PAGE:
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Author Topic: Local accents - do they still exist?  (Read 35713 times)

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Offline ChrisExiledFromStrood

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Re: Local accents - do they still exist?
« Reply #101 on: July 06, 2017, 17:57:17 »
... I have seen much speculation in the papers recently about getting rid of Latin abbreviations; e.g., i.e., etc.- which everyone brought up in the UK knows. Will they be replaced by F.E., T.I., A.S.O. (which could be A.T.R.), I wonder?
Using your own languge for the abbreviation happens in other languages, f.ex.
French has p.ex. for par exemple (for example, e.g.)
German has d.h. for das heißt (that means, i.e.)
Dutch has enz. for enzovoorts (and so forth, etc.)

It's not so much a case of "getting rid of" as "falling out of use" with most things - language is (mostly) decided by how people use it, not by some committee telling us what to do.

Offline Dave Smith

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Re: Local accents - do they still exist?
« Reply #100 on: August 12, 2016, 12:19:03 »
A short "a" & a long "a". What's with this modern idiom of speaking in abreviations (which could eventually lead to speaking - & writing - in text), even when they might be wrong, as your "Received" & " Perceived" indicate? I have seen much speculation in the papers recently about getting rid of Latin abbreviations; e.g., i.e., etc.- which everyone brought up in the UK knows. Will they be replaced by F.E., T.I., A.S.O. (which could be A.T.R.), I wonder?

Offline Sylvaticus

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Re: Local accents - do they still exist?
« Reply #99 on: August 11, 2016, 00:37:29 »
"The King's English" was a book written a hundred years ago, with guidance on recommended grammar and word usage, i.e. not pronunciation (accent is pronunciation only, a dialect is a unique regional grammar and pronunciation, and standard English is the recommended grammar for writing in the whole UK whatever the writer's own dialect). The King's English was outdated after a few decades (language changes with every generation), so it's no longer much help for us wanting "suitable grammar" for this forum, standard English is the thing to go for. However, some RP speakers in positions of authority had a habit of chastising people using local accents or dialect words by saying "can't you speak the King's English?" (eventually Queen's English), so the expression came to be associated with pronunciation.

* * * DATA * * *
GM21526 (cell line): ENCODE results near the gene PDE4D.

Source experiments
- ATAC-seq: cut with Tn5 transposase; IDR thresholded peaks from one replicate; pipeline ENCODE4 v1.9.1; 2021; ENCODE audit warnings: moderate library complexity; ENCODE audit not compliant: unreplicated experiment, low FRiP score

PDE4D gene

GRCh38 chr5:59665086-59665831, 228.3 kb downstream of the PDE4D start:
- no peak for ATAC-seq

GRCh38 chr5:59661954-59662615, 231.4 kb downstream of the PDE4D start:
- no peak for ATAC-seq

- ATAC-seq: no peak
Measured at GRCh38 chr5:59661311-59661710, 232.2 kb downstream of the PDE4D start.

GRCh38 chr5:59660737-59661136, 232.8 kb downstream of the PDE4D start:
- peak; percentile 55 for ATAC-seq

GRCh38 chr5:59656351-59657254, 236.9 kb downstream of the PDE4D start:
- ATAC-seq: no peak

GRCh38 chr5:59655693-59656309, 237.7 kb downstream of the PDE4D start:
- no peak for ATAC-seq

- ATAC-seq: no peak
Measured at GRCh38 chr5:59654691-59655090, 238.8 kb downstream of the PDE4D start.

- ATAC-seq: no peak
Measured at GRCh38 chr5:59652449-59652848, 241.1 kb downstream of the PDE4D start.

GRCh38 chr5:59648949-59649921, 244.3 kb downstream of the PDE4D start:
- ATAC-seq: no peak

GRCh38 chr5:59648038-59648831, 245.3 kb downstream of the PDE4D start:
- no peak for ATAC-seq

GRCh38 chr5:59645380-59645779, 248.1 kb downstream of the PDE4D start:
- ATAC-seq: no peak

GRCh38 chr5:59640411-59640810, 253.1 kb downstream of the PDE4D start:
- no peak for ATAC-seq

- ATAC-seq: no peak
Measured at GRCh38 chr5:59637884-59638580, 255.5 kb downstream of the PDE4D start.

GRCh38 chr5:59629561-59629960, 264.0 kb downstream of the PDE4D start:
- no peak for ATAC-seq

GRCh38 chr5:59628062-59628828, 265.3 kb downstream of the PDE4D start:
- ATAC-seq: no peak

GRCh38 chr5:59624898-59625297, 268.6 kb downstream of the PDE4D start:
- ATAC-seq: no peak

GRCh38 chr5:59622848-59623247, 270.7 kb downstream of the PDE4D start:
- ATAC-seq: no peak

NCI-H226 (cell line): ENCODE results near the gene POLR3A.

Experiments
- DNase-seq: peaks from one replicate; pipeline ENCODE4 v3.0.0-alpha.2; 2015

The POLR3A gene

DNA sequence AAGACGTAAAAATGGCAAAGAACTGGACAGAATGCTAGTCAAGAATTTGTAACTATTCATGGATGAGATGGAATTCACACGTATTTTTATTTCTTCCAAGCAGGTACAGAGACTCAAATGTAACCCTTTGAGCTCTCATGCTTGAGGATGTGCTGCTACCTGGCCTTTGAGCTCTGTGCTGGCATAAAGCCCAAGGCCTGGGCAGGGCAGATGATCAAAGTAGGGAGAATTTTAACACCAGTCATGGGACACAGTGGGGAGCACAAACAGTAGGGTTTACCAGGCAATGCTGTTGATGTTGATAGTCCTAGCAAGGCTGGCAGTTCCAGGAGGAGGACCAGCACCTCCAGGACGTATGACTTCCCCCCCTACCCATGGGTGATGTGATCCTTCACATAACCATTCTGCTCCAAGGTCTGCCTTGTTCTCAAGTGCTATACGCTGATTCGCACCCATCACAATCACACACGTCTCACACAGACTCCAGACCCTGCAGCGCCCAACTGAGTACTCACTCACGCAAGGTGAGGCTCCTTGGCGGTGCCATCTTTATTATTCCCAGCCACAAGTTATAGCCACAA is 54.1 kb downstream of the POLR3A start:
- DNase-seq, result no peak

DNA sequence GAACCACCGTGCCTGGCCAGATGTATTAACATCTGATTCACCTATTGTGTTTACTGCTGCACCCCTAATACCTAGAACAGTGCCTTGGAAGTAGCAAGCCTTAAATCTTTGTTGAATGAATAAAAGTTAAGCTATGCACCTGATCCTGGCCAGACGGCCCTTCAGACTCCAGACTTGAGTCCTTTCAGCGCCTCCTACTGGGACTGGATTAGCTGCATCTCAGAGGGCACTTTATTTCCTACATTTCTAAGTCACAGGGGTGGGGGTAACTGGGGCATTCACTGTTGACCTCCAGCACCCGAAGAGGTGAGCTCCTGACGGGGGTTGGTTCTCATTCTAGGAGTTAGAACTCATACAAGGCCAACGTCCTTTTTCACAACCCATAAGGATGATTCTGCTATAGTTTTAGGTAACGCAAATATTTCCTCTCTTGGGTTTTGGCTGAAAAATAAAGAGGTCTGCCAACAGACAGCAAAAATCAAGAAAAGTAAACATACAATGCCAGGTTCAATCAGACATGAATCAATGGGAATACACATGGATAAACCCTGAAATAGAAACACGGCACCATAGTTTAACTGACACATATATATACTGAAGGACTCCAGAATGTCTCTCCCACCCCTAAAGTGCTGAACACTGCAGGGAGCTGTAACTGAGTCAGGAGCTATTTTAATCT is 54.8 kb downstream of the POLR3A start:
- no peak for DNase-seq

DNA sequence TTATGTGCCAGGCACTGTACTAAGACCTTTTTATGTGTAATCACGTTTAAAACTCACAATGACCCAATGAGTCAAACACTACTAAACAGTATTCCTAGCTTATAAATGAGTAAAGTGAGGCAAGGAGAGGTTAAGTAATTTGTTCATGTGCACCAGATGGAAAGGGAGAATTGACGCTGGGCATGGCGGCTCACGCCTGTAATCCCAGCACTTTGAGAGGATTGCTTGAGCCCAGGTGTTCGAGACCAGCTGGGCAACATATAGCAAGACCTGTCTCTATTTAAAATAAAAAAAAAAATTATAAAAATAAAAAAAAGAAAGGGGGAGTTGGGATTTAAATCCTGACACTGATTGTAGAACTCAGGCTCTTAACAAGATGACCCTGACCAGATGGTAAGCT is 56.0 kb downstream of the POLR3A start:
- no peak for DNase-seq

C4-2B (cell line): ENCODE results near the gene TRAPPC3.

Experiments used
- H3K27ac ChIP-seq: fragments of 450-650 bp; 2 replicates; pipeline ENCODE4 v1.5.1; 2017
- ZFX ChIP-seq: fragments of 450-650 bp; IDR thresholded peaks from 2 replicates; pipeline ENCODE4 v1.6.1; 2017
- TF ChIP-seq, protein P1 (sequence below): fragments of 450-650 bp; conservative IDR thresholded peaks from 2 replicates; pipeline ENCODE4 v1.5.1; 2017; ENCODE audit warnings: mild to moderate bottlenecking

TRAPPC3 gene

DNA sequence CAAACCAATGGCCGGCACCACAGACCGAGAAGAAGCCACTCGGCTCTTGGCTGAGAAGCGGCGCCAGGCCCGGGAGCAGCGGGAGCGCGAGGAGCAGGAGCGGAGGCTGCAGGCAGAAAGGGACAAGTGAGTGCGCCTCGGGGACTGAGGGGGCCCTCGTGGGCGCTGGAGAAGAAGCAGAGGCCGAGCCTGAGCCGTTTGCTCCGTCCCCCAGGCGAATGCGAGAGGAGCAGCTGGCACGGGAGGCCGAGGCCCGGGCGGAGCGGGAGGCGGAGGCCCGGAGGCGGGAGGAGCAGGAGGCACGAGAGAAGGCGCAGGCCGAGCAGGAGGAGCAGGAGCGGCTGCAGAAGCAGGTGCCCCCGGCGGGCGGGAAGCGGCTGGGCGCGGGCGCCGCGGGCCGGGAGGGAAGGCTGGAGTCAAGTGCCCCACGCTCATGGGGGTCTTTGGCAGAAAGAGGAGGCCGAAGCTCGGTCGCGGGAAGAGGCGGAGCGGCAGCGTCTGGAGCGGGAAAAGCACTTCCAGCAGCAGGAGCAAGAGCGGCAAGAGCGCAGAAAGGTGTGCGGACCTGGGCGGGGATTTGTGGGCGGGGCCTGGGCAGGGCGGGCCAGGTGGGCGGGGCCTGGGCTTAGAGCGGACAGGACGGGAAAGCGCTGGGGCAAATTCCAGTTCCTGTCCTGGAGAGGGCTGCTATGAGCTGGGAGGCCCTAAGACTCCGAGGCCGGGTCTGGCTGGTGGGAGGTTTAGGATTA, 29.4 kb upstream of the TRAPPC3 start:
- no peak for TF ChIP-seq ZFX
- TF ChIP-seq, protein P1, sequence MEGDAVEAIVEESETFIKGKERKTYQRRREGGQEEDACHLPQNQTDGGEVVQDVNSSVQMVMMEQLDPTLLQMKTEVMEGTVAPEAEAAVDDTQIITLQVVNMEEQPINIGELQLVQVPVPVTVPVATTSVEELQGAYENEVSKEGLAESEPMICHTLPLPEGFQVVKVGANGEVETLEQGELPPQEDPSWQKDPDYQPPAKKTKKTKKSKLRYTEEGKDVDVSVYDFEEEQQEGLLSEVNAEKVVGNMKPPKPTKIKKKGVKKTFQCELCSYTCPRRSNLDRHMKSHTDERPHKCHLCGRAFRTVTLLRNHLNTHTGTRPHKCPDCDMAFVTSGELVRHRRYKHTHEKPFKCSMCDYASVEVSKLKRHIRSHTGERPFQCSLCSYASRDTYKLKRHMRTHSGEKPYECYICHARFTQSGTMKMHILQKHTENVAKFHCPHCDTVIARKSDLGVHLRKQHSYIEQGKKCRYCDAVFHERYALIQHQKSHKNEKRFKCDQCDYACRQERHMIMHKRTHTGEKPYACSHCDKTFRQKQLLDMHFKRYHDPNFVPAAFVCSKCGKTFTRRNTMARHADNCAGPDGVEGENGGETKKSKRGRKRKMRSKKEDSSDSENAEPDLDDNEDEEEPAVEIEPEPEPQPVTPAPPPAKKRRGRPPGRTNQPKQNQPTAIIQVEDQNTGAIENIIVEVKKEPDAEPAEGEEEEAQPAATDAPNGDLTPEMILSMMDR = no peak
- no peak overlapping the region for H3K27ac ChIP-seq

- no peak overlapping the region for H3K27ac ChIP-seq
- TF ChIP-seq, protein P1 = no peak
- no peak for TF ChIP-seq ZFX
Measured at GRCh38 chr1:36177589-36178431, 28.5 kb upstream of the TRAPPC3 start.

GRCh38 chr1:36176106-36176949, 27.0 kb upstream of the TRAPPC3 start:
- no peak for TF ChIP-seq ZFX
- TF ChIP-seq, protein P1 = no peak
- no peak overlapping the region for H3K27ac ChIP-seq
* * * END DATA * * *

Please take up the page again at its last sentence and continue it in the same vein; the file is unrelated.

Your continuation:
From the beginning, the BBC adopted a policy of RP only because it was believed to be the only comprehensible way of pronouncing English. That's changed now and all accents can be heard on the BBC, including news broadcasts. Above all, the BBC no longer requires you to learn RP. In fact only about 3-5% of the UK population speaks RP, the rest of us chat together quite happily without much difficulty.

Thank you Conan, I didn't want to make it too complicated. "Received" is used here with an old and outdated meaning,
"approved".

Finally, a correction (you can't edit a post later on). In reply #96 I wrote "bath" was a distinguishing word between northern and southern English. That was too hasty. It should have been: words like "trap" and "bath" are pronounced with the same vowel in northern English, but two different vowels in southern English.

Offline conan

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Re: Local accents - do they still exist?
« Reply #98 on: August 10, 2016, 23:41:44 »
RP stands for recieved pronunciation,please see the link below  old chap :)

http://www.bl.uk/learning/langlit/sounds/find-out-more/received-pronunciation/
To remain ignorant of what happened before you were born is to remain a child......Cicero

Offline Dave Smith

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Re: Local accents - do they still exist?
« Reply #97 on: August 10, 2016, 20:13:51 »
Sylvaticus, Afraid I don't know what RP stands for. We always said that the BBC announcers, etc. spoke King's (after '53 Queen's) English. Regional accents were not common " on the wireless"- or early TV- until the mid/late 50's, but once started, became increasingly more acceptable; probably because of the popular Coronation Street. I'll always remember the Oldham chap in our room saying, " you say boot, like I do, then why do you change how you pronounce book, look, hook?" He was right but had to concede our cup became his coop! Their " bath" of course has a short a. Incidently, do you live in a wood?

Offline Sylvaticus

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Re: Local accents - do they still exist?
« Reply #96 on: August 10, 2016, 12:15:51 »
Dave Smith, yes an accent varies according to someone's level of education and other social factors. But I was referring to attitudes that divide people up differently. A century ago, anyone wanting a career in the professions was expected to change their accent to "RP", the accent of the public schools. As a child I obviously had no idea what "RP" was, but the politicians and announcers on wartime broadcasts clearly didn't speak like us. That has all changed since WW2, and today you will mostly hear regional accents in all walks of life and very little "RP". But the attitude was that "RP" was "educated" and everyone else was "uneducated".

The big divide between the northern and southern accents you mention runs roughly from the Wash to the Severn. Two vowels are enough to distinguish them (there are plenty of other differences of course, but two will distinguish). Words like "strut" rhyme with "foot" in the north, but not in the south, and words like "bath" are pronounced differently. Then in the south, the new accent that started in the Thames estuary region about 200 years ago is gradually moving westwards replacing the earlier accent still spoken there.